“I have to smile with a twinkle in my eye because I know what tense schedules feel like.”
Earlier this year, during Idol’s finale, fans noticed something weird about Seacrest—a stumble in speech and a semi-closed left eye, which they incorrectly clocked as a potential stroke. The next day, he missed an episode of Live. When Seacrest finally responded, he said it was all due to exhaustion. At the time, Seacrest was juggling four major projects, so yeah. Your eye might twitch, too, and you likely don’t have a national audience watching. The rigmarole is just absurd, and yet Seacrest managed it. As people struggle to find drive and motivation in the midst of a pandemic, Seacrest kept his pace at a steady 11, working against his own limitations. But everyone has a limit, whether they admit it or not.
Talking to him about his schedule, it’s almost like he refuses to register that keeping bi-coastal gigs is an extreme sport. “You have that mentality that there’s a gratefulness and an appreciation because it’s something I always wanted to do… I watched all of the E! True Hollywood stories when I was growing up, and so I had this fear of things going away,” he says of his career. “I also had this… fear of failure and ‘who knows how long this can last?’ So I was driven by being afraid that shows would get canceled or someone younger would come along or for whatever reason. And that drove me to say yes to a lot of things.” People forget how cruel Hollywood is. How one eye twitch can lead to a cacophony of tabloid write ups, asking Did Ryan have a stroke? and What does a stroke expert say about Ryan’s behavior? and Has Ryan been dead all this time? It’s incessant and obnoxious and feeds the problem.
His solution of saying yes has been taxing on him, but it’s led to one of the most diverse and rich portfolios in Hollywood, full of cultural staples that have changed pop culture as we know it. Months later in September, as planning for Idol’s 19th season commenced, another change unfolded in Seacrest’s world. His massively successful reality show Keeping Up with the Kardashians (yeah, he’s an executive producer) would come to an end after 20 seasons. “When Kris [Jenner] called and said, ‘I think that we’re going to move on from E!,’ I smiled and said, ‘I totally understand,’” he recalls.
Seacrest with Kim Kardashian and Kanye West on the set of American Idol.
Again, Jenner is in his contacts, presumably before Lopez, but after Jesus Christ. “And what an incredible way to reflect and celebrate what an incredible 20 seasons it will have been on E!” He notes how this family redefined the network, if not American pop culture at large, while dodging the underlying fact with a Seacrest humility—he’s responsible for so much of it. As co-creator and EP, Seacrest was a guiding hand in reintroducing the Kardashians to the world. Once a family in the shadow of the O.J. Simpson trial (and Paris Hilton for a spell), it’s hard to imagine a family as omnipresent as the Kardashian-Jenners.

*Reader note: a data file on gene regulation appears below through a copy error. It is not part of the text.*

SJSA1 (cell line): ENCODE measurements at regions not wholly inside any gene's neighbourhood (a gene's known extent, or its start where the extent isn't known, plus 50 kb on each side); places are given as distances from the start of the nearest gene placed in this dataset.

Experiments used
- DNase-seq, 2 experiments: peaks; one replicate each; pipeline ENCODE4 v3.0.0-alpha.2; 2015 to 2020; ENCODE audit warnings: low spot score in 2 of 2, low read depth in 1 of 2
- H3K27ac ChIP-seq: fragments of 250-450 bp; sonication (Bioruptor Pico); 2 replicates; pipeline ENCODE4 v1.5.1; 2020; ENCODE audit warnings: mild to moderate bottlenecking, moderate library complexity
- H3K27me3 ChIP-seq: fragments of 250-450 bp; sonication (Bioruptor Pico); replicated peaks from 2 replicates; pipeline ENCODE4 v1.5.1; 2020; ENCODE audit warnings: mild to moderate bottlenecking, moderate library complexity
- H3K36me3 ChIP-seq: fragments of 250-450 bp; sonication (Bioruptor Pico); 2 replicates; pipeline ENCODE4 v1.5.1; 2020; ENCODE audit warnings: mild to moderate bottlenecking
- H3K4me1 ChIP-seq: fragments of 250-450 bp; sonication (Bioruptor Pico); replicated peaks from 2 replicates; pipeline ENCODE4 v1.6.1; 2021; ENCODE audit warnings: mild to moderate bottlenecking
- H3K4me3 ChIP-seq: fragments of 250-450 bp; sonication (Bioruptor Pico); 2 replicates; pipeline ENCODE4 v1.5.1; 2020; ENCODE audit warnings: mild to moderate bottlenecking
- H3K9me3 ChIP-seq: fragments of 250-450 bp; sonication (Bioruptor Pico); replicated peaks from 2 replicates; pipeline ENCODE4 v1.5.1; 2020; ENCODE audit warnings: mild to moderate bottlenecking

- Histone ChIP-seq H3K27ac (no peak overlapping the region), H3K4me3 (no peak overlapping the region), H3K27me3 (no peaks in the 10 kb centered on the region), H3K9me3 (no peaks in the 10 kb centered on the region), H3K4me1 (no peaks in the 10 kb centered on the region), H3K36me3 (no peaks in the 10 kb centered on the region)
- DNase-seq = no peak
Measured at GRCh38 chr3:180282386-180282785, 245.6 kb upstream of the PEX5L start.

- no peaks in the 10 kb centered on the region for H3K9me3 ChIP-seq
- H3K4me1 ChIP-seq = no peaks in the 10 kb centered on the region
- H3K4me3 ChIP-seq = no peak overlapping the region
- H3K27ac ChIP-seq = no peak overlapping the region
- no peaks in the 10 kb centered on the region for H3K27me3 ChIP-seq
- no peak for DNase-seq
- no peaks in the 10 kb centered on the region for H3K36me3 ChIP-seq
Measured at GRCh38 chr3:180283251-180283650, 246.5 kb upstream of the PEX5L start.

Now that chapter is over, and while Seacrest bids the billion-dollar family adieu with a smile and well wishes, the businessman in him is shifting gears before the final season airs. “I’ve been so busy over the last 15 years, but I don’t know if I’ve had a chance to think as much as I want to think,” he says. “In some life, I would like to start thinking a little bit more again and thinking of other ideas possibly.” Perhaps a new reality show. A network of his own creation. Finishing Gaudi’s Sagrada Familia in Barcelona, which has been under construction for over a century. You know, something breezy.
For now, he’s staying the course. This day in particular started at 4:30 a.m. He wanted to get a quick workout before he stood atop the Loews Hollywood Hotel helipad. Once there, he took his mark, presumably yelled out, “THIS! IS AMERICAN IDOL!” did some shots for the upcoming 19th season, and now, it’s back to New York City. He tells me he has to do it a few more times this week before a brief holiday hiatus (it’s a Friday when we talk, though, Seacrest-time could be completely different). A few shoots in L.A. Some virtual work for the Ryan Seacrest Foundation. Then it’s back to Times Square.
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With every event that’s been cancelled or postponed this year, something about New Year’s Eve, particularly seeing that damn ball drop, feels pressing. Seeing that ball fall feels like the much-anticipated end to a party that has lasted too long. The vibe is tired; get the guests out the door and do the dishes. We just. want. to. rest. “We have such a divided country and world for that matter,” Seacrest says. “And in the eight minutes—11:56 to 12:04—I truly feel like all of us, every human being, is on the same page, is feeling the same emotion, thinking the same thoughts of hopefulness, peace, and celebration.” In some ways, that makes him the gatekeeper of optimism: a mantle he picked up from Dick Clark. “I couldn’t articulate this at the beginning of my career, although I was trying to manifest it. In the last 15 years, I’ve understood that my role, and the one I want to have, is that of a companion to anybody that’s watching,” Seacrest explains.
That role shines through in all his projects, even the Kardashians. He produces three of the four series discussed in this piece (save American Idol). In the same vein as mentors Dick Clark and Merv Griffin, Seacrest has established his own production company, created the opportunities, and manufactured a sense of safety simply by being present on our television screens. He’ll do it again this New Year’s Eve, though it looks a little different than normal. And even if it’s in a moment of naivety, through the television Ryan will make you feel like something good is ahead. He needs you to feel like something good is ahead.
Justin Kirkland is a writer for Esquire, where he focuses on entertainment, television, and pop culture.